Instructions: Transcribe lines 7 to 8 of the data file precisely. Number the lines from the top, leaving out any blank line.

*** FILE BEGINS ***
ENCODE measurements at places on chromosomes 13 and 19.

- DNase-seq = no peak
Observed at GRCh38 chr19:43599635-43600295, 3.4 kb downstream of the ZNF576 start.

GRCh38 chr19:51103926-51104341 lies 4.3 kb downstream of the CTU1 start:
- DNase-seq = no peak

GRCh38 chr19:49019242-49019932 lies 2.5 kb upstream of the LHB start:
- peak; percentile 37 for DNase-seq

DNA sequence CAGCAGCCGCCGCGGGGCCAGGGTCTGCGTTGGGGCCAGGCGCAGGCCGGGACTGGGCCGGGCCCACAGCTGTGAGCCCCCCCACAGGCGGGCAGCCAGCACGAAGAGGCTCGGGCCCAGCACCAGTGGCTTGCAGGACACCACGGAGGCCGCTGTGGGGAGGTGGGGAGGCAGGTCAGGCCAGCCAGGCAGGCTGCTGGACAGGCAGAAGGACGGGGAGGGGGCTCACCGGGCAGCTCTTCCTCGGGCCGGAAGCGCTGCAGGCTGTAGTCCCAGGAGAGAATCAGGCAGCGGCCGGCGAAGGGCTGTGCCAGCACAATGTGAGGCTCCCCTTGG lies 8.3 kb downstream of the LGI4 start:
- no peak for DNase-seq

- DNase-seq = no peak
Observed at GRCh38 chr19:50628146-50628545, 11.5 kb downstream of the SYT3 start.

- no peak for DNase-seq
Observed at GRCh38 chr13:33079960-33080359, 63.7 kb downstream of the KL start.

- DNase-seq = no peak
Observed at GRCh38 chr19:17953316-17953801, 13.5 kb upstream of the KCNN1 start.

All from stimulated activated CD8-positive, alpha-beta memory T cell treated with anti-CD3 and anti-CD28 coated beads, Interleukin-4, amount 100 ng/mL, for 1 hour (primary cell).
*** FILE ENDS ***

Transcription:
- peak; percentile 37 for DNase-seq

DNA sequence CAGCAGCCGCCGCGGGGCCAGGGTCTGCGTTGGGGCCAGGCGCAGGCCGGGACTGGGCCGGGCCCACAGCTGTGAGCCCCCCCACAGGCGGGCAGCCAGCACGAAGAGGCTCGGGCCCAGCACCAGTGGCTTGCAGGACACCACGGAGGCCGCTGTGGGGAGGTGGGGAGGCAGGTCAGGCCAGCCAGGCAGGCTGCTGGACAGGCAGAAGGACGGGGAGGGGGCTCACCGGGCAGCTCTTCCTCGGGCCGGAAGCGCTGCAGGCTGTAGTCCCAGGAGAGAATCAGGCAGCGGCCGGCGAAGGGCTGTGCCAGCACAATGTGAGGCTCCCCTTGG lies 8.3 kb downstream of the LGI4 start: